UPDATED 2:32 PM: Rep. Fitzenhagen temporarily postponed the bill. No explanation given, but two sources have speculated she may not have been aware that her employer had 121 cases directly affected by HB 6011, and wanted more time to gather information before deciding whether or not to recuse herself.
To recuse or not recuse? That is the question for State Representative Heather Fitzenhagen as she prepares to chair the House Subcommittee on Civil Justice and Claims, which will take up House Bill 6011, a controversial proposal aimed at forcing tobacco companies to pony up massive amounts of cash before they can appeal a verdict in Engle Progeny tobacco liability cases.
Fitzenhagen’s law firm, Morgan and Morgan, just happens to have a lot of Engle Progeny plaintiffs – 121 in all – and it’s that eye-popping number that has industry watchers wondering if Fitzenhagen is really going to try and pretend that she’s somehow adequately “firewalled” from these cases inside the walls of Morgan and Morgan.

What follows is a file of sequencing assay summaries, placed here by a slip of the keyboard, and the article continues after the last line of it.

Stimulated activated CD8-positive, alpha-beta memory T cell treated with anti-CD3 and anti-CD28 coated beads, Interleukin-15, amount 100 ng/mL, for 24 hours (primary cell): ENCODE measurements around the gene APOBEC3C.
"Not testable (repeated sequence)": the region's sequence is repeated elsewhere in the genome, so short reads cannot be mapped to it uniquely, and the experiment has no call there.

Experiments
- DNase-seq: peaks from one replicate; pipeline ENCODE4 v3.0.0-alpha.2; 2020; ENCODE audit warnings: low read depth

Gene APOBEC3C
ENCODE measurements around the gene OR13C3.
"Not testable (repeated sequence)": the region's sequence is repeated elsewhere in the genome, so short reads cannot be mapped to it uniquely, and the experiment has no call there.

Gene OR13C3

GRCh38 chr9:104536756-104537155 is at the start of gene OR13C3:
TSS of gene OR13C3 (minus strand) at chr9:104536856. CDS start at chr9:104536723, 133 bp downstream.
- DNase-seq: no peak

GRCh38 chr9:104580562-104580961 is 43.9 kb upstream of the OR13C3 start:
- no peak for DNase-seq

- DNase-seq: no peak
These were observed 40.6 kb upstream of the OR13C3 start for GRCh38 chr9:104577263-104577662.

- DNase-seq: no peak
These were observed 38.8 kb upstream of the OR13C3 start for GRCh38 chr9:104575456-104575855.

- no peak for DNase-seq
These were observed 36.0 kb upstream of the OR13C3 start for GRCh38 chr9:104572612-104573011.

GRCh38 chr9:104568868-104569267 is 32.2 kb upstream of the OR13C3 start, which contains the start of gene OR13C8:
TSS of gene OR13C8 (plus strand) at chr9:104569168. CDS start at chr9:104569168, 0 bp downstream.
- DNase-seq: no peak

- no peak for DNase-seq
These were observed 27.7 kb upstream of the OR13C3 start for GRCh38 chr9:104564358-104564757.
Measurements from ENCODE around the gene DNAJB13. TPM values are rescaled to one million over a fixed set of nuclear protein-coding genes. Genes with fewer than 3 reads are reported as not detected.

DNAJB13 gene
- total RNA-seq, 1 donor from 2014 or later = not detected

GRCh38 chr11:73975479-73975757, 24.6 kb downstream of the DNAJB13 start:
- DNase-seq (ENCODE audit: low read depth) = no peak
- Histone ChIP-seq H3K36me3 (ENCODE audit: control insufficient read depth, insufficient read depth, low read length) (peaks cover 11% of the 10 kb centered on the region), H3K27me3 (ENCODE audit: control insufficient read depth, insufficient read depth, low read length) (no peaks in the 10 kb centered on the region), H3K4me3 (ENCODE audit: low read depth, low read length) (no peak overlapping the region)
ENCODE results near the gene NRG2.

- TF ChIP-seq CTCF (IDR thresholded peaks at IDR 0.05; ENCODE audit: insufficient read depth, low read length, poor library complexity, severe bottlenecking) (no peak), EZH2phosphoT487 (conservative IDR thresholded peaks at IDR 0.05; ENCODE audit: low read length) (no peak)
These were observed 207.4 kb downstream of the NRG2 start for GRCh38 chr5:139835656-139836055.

According to the Center for Public Integrity, the general rule of thumb for conflicts of interest in most states is that lawmakers ought not to vote on bills that affect them in particular, but they should be free to work on bills that affect an industry of which they’re a part.
It’s hard to see how Fitzenhagen could argue that HB 6011 wouldn’t affect her in particular, since her employer stands to reap a substantial financial windfall from 121 tobacco litigation cases. Repealing the bond limits, as HB 6011 would do, puts massive financial pressure on the defendants to avoid appealing verdicts. That’s exactly what a trial law firm like Morgan and Morgan wants.